The Land Beyond the Sea

31568110The Land Beyond the Sea by Sharon Kay Penman (WEBSITE, FACEBOOK)

Her Grace’s rating:  5 out of 5 stars

Genre: historical fiction

I read it as an: ARC

Source: Edelweiss+

Length: 688 pp

Published by: Putnam (3 March 2020)

Many people are at least a little familiar with the Crusades, Richard the Lionheart, and Saladin. Far fewer, I would wager, know about the life of Balian of Ibelin, a Frankish lord born in the Levant. Penman tells his story in The Land Beyond the Sea. The timespan of the novel is actually fairly short, beginning when Balian is a young man. Penman takes readers on a journey among the Poulain, the people born in the Levant and descended from the Crusaders who remained in the region after the First Crusade; she shows us the complex and surprisingly collaborative interactions between the Poulain, the migrant Crusaders, and the Saracens, which influence the local politics to an extraordinary degree; and she demonstrates, above all else, that history is not always what we’ve learned from school. 

Balian’s story here starts with his relationship with King Baldwin, known to history as The Leper King. The two had a relationship built on respect and Balian rose high at the court in Jerusalem as a result of Baldwin’s favor. Balian also had a good relationship with Saladin himself, as well as his brother, Al-Adil, one of Saladin’s most trusted advisors. These relationships came into play at the height of Balian’s influence, when he convinced Saladin to accept Jerusalem’s peaceful surrender after a prolonged siege that would have left thousands of civilians dead or sold into slavery. 

The labyrinthine politics of the court are described in detail and were an interesting change of pace, for me anyway, from the court politics I’m more used to reading about. I understand the politics of periods like the Wars of the Roses, the Tudors, or the Plantagenets, but I had never read anything set in the medieval Levant. Penman does a thorough and highly accurate job of showing these twisting intrigues. It was a bit surprising to me to learn how much the European and Saracen societies mingled and cooperated with one another. I think I had this vague notion that the two societies were mostly segregated from each other because of the religious wars between them. I think my favorite thing was learning just how closely tied the societies were and how much they had in common. Though, really, that shouldn’t surprise me at all, since rationally I knew the region was something of a melting pot; I just hadn’t really thought much about it.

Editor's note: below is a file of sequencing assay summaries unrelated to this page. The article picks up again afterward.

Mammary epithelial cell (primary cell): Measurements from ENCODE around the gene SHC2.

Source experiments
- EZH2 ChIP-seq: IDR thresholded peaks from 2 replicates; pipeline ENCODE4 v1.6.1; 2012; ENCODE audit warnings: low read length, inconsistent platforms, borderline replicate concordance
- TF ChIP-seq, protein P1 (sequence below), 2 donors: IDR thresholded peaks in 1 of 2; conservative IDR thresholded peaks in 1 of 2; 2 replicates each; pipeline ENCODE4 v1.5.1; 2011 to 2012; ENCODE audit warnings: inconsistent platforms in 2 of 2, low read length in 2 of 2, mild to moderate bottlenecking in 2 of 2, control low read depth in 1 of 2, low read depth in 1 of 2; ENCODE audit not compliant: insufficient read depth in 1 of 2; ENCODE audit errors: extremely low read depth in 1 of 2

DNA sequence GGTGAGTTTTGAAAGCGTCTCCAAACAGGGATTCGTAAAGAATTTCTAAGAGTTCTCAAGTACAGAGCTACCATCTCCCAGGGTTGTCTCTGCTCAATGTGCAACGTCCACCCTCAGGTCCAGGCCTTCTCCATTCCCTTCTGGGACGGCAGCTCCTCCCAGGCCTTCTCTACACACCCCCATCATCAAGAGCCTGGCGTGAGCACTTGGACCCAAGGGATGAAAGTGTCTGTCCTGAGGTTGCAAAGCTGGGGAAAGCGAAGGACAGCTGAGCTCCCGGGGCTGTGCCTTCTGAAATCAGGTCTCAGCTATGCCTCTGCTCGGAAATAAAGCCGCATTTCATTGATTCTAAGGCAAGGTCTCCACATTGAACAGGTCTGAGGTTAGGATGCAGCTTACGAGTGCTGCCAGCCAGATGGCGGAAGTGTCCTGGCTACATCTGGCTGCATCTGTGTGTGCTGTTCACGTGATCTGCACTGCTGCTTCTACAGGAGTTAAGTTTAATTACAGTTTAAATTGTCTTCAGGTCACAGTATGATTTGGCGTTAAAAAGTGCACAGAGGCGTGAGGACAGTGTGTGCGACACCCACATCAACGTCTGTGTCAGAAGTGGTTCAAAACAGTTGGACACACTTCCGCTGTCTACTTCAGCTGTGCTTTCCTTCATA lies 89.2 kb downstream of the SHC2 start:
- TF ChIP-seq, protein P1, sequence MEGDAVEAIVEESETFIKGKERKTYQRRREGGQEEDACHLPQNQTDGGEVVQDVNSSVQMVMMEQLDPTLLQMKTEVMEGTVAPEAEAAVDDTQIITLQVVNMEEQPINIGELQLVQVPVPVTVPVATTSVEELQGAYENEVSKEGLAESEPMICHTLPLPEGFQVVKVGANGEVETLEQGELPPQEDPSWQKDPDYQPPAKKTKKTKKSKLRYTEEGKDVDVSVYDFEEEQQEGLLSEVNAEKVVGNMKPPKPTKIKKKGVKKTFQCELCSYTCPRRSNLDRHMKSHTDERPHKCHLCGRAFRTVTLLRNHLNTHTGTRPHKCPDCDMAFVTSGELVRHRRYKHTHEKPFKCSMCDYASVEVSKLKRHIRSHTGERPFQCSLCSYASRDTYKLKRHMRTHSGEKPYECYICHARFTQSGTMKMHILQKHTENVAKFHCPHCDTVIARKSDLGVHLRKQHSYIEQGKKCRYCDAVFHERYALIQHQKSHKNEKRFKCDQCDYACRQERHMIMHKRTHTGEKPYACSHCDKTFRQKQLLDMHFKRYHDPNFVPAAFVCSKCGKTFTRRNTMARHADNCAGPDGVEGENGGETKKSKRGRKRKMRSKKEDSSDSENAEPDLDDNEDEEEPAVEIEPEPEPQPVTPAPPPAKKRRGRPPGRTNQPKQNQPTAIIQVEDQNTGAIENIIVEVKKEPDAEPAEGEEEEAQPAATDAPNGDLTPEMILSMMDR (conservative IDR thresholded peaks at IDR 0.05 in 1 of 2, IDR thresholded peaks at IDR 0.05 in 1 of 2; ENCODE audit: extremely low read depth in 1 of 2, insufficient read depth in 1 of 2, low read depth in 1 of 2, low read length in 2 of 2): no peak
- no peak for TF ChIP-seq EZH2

Related to that, I was fascinated by the way they treated each other. For example, once Saladin accepted Jerusalem’s surrender, he allowed the people to put forth a ransom rather than have them all shipped off to the slave markets in Cairo. Of the roughly 15,000 people who were too poor to help raise a ransom and would have been sent into slavery, he released 7000 of them, then granted his brother, Balian, and Patriarch Eraclius gifts of 1000 slaves each, which they immediately manumitted. The way the Saracen guards/escorts treated the group who was able to leave Jerusalem was also wonderful to read. They took good care to protect them, even though they were defeated enemies; however, Saladin had ordered them to treat them well, and so they did. In Penman’s extensive Author’s Note, she indicated, rightly, that she would have been hard pressed to believe that if it had been described so only in Saracen chronicles, but the description came from several Christian chronicles. 

Also, Penman has a great talent for taking her characters, whether fictional or historical, and making readers care about them. I was so sad when William of Tyre died; I felt awful for and was sad when Baldwin died, because he was so brave in facing his illness; I was furious when Guy de Lusignan did, well, all the stupid things he did; I loved and was grateful to Anselm for his unflinching service to Baldwin. So many other examples. Even though these people, the ones who were real anyway, died nearly 1000 years ago, Penman breathes life into them, brings them springing forth with their wonderfully messy, complex, endearing, irritating humanness. 

All in all, while I have come to expect nothing short of amazing writing and research from Sharon Kay Penman’s books, it is nevertheless a delight to dive into a new book of hers and discover that her reputation as a precise and vivid storyteller remains intact and well-deserved. 

Favorite part/ lines (potential spoilers!):

  • “You can get Amalric to pay his ransom.” Others might have found that answer cold, uncaring. Agnes did not. Her mother was simply recognizing the reality confronting them, as women had been compelled to do down through the ages. 
  • William suddenly found himself on the verge of tears, almost as if he knew he’d just been given a precious gift, a memory of the young king at a perfect moment in his life, one that held no shadows or dread, only bright promise. 
  • “This is the first course, honey dates stuffed with almonds. I am sure you’ll like them if you give them a try.” Balian leaned over and put a date on the other man’s plate. The knight let it lie there untouched. He was gazing at it as if it were offal, not a delicacy sure to please the most demanding palates, and Balian began to entertain a fantasy in which he held Gerard down and force-fed him every date in Outremer.